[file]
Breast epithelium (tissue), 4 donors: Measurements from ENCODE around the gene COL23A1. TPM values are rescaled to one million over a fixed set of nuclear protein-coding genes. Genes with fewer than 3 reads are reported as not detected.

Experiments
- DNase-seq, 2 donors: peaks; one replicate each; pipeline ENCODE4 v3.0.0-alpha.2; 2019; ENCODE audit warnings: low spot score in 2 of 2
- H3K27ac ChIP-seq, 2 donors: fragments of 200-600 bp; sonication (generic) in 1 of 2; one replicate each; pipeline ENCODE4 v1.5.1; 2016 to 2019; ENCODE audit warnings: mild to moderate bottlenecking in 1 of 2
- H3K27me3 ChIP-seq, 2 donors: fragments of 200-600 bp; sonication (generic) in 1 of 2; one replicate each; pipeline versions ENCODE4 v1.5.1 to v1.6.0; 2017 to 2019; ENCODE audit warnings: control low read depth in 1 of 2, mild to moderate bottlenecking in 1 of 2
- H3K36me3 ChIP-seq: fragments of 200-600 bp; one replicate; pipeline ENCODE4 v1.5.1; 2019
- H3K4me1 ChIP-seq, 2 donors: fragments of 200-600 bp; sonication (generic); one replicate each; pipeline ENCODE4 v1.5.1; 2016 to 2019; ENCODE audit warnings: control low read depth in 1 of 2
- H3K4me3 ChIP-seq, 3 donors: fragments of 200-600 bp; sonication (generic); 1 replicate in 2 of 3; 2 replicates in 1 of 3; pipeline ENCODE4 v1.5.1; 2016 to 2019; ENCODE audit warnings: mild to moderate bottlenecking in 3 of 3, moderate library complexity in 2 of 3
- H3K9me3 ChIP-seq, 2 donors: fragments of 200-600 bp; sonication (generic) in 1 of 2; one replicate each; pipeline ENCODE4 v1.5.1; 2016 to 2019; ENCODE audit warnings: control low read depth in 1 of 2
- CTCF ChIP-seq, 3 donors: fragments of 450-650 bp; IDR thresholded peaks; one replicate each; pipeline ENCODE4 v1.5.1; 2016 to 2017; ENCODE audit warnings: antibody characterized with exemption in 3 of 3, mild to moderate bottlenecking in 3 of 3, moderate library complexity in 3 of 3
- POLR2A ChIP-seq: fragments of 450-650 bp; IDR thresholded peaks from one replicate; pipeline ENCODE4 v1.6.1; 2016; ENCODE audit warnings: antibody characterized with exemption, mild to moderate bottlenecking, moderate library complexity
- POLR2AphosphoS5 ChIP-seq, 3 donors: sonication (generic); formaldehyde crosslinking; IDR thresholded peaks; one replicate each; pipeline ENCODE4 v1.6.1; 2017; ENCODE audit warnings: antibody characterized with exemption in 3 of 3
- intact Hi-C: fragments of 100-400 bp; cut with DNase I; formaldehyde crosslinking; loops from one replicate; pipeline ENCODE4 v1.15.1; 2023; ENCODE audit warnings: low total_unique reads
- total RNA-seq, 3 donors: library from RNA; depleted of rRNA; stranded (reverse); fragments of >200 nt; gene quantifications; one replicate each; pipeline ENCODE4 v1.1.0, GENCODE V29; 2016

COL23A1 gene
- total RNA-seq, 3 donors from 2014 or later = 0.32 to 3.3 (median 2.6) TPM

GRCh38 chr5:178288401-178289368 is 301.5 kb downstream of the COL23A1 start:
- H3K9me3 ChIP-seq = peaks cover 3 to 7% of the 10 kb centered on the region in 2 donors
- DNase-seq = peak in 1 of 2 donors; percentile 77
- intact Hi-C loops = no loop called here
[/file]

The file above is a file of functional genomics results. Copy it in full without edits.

Breast epithelium (tissue), 4 donors: Measurements from ENCODE around the gene COL23A1. TPM values are rescaled to one million over a fixed set of nuclear protein-coding genes. Genes with fewer than 3 reads are reported as not detected.

Experiments
- DNase-seq, 2 donors: peaks; one replicate each; pipeline ENCODE4 v3.0.0-alpha.2; 2019; ENCODE audit warnings: low spot score in 2 of 2
- H3K27ac ChIP-seq, 2 donors: fragments of 200-600 bp; sonication (generic) in 1 of 2; one replicate each; pipeline ENCODE4 v1.5.1; 2016 to 2019; ENCODE audit warnings: mild to moderate bottlenecking in 1 of 2
- H3K27me3 ChIP-seq, 2 donors: fragments of 200-600 bp; sonication (generic) in 1 of 2; one replicate each; pipeline versions ENCODE4 v1.5.1 to v1.6.0; 2017 to 2019; ENCODE audit warnings: control low read depth in 1 of 2, mild to moderate bottlenecking in 1 of 2
- H3K36me3 ChIP-seq: fragments of 200-600 bp; one replicate; pipeline ENCODE4 v1.5.1; 2019
- H3K4me1 ChIP-seq, 2 donors: fragments of 200-600 bp; sonication (generic); one replicate each; pipeline ENCODE4 v1.5.1; 2016 to 2019; ENCODE audit warnings: control low read depth in 1 of 2
- H3K4me3 ChIP-seq, 3 donors: fragments of 200-600 bp; sonication (generic); 1 replicate in 2 of 3; 2 replicates in 1 of 3; pipeline ENCODE4 v1.5.1; 2016 to 2019; ENCODE audit warnings: mild to moderate bottlenecking in 3 of 3, moderate library complexity in 2 of 3
- H3K9me3 ChIP-seq, 2 donors: fragments of 200-600 bp; sonication (generic) in 1 of 2; one replicate each; pipeline ENCODE4 v1.5.1; 2016 to 2019; ENCODE audit warnings: control low read depth in 1 of 2
- CTCF ChIP-seq, 3 donors: fragments of 450-650 bp; IDR thresholded peaks; one replicate each; pipeline ENCODE4 v1.5.1; 2016 to 2017; ENCODE audit warnings: antibody characterized with exemption in 3 of 3, mild to moderate bottlenecking in 3 of 3, moderate library complexity in 3 of 3
- POLR2A ChIP-seq: fragments of 450-650 bp; IDR thresholded peaks from one replicate; pipeline ENCODE4 v1.6.1; 2016; ENCODE audit warnings: antibody characterized with exemption, mild to moderate bottlenecking, moderate library complexity
- POLR2AphosphoS5 ChIP-seq, 3 donors: sonication (generic); formaldehyde crosslinking; IDR thresholded peaks; one replicate each; pipeline ENCODE4 v1.6.1; 2017; ENCODE audit warnings: antibody characterized with exemption in 3 of 3
- intact Hi-C: fragments of 100-400 bp; cut with DNase I; formaldehyde crosslinking; loops from one replicate; pipeline ENCODE4 v1.15.1; 2023; ENCODE audit warnings: low total_unique reads
- total RNA-seq, 3 donors: library from RNA; depleted of rRNA; stranded (reverse); fragments of >200 nt; gene quantifications; one replicate each; pipeline ENCODE4 v1.1.0, GENCODE V29; 2016

COL23A1 gene
- total RNA-seq, 3 donors from 2014 or later = 0.32 to 3.3 (median 2.6) TPM

GRCh38 chr5:178288401-178289368 is 301.5 kb downstream of the COL23A1 start:
- H3K9me3 ChIP-seq = peaks cover 3 to 7% of the 10 kb centered on the region in 2 donors
- DNase-seq = peak in 1 of 2 donors; percentile 77
- intact Hi-C loops = no loop called here